The Union Pacific Railroad had reached Laramie (Wyoming) and in a few days the immigrants were bound for Utah.

The Grasshopper War was in 1869, when the fields passed over by the hoppers were left bare as if a fire had passed over them.  Men, women, children and chickens were fighting them.


On 27th of January 1870, the third child, a little girl, was born whom they named Emelia Marie.  September 8, 1872 Anne Marie was blessed with another girl, whom they named Johanna Elenora.


The fall of 1871 her husband was hired by Brigham Young to take charge of the

telegraph lines of Utah at $90.00 per month, and with farm and cattle they were prosperous.  Their new house with four ground and one upstairs room was very comfortable and Anna Marie always had a hired girl.


During this time the Priesthood preached and urged plural marriage.  Anne Marie always felt and said she was one of Abraham’s daughters and although it would bring trials upon her she urged her husband to obey.  They mutually agreed that he should propose marriage to Amelia Anderson, a sweet, good girl, who had been in the household a long time.  She gladly accepted and they were married in May 1874 and lived happily together in the same house. 


On December 3, 1875 a third girl was born to Anne and was named Olivia Christina, and about one month after, January 22, 1876, Amelia gave birth to a little girl who named Maria Caroline.  In 1878 Amelia gave birth to her second child and died.  The little girl was named Alvilda and Anne Marie cared for both of Amelia’s children as her own, but Alvilda died when a little over a year old, during teething.  Anne Marie’s last child, Anne, was born December 13, 1879.


After Oluf, her husband, returned from a two-year mission, she again shared her home with another women, this time a young Danish lady, Hannah (Christensen) Larsen who married Oluf the 16th of July 1884.  Then prosecutions, hiding from the marshals, imprisonments and suffering followed.  November 5, 1888 her husband along with one hundred and fifty leading brethren of the Church, including President George Q. Cannon and Apostle Francis M. Lyman, was sentenced for unlawful cohabitation to the Utah Penitentiary.  Oluf was released on month early because of good behavior March 29, 1889 and never returned to Ephraim again to reside.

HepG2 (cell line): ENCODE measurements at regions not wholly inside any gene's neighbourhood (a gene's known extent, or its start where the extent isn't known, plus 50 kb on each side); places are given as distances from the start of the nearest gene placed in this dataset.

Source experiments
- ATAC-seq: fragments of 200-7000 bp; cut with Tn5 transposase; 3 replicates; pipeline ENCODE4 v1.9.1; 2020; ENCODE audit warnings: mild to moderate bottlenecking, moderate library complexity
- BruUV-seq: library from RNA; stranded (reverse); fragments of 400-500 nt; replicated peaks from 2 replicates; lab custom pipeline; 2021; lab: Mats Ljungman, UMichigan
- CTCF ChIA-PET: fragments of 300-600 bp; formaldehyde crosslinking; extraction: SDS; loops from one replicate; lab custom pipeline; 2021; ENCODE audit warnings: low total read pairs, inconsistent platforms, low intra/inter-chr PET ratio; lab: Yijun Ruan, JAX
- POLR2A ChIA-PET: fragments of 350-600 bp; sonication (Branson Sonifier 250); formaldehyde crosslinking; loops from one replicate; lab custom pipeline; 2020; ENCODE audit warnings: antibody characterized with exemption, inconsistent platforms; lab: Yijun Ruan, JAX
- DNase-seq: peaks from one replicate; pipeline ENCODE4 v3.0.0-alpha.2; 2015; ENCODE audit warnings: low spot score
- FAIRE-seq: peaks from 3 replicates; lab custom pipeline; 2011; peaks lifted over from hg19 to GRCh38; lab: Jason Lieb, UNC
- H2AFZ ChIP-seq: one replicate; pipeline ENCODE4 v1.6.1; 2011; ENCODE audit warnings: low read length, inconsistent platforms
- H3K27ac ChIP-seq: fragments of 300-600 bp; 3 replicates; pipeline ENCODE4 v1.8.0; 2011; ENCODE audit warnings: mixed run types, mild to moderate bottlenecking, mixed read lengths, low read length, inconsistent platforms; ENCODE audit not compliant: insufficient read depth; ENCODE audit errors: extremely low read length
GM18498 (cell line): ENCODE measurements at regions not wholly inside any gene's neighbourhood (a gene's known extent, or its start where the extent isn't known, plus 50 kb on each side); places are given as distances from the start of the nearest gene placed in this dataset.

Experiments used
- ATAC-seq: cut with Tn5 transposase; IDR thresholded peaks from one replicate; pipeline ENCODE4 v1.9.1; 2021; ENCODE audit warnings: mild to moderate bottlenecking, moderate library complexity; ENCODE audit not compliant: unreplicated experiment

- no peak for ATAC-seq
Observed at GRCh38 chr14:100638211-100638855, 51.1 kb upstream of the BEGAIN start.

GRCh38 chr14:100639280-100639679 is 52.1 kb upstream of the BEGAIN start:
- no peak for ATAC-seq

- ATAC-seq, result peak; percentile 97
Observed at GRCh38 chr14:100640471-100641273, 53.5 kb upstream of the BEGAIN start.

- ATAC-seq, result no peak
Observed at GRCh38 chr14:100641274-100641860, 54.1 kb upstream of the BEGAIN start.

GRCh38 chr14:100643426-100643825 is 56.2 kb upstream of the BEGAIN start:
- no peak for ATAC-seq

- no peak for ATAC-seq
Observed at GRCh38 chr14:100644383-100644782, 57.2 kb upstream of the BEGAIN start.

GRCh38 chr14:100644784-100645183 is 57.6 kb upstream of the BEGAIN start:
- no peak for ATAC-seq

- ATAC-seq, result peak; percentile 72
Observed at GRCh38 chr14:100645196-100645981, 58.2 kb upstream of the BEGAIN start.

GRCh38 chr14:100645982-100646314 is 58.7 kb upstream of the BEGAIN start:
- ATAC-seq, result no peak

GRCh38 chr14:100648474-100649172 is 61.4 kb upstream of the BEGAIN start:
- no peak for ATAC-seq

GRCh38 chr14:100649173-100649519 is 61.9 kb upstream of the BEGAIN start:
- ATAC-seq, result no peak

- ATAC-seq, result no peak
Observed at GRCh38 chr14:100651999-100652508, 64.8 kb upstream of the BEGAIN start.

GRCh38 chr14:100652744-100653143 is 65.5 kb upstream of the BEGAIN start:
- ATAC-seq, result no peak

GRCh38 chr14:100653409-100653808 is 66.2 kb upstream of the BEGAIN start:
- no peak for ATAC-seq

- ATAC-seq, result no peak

In 1891, Anne and her family and Hannah and her family moved each into their own home in Salt Lake City.  Her husband prospered in the grocery business for many year and they were all happy.

Anne’s life was of unselfish service amongst the sick and needy and especially amongst growing children.  Old Mother Beal, the only doctor Ephraim had for years, knowing she would soon pass on, selected, instructed and advertised Anne Marie as her successor.  A preparation and combination of drugs for Cancer Medicine given Anne by Mrs. Beal became famous in Ephraim and near by communities, even after physicians located in Ephraim.  A supply was always ready and much used in Salt Lake City.

Anne Marie was very much loved by all who knew her, and a wonderful just, impartial, loveable and loving mother to the motherless; a wise, faithful, unselfish wife and friend even to her enemies.


Anne Marie Pedersen Larsen died the 10th of September 1916, at the age of sixty-nine years and six months.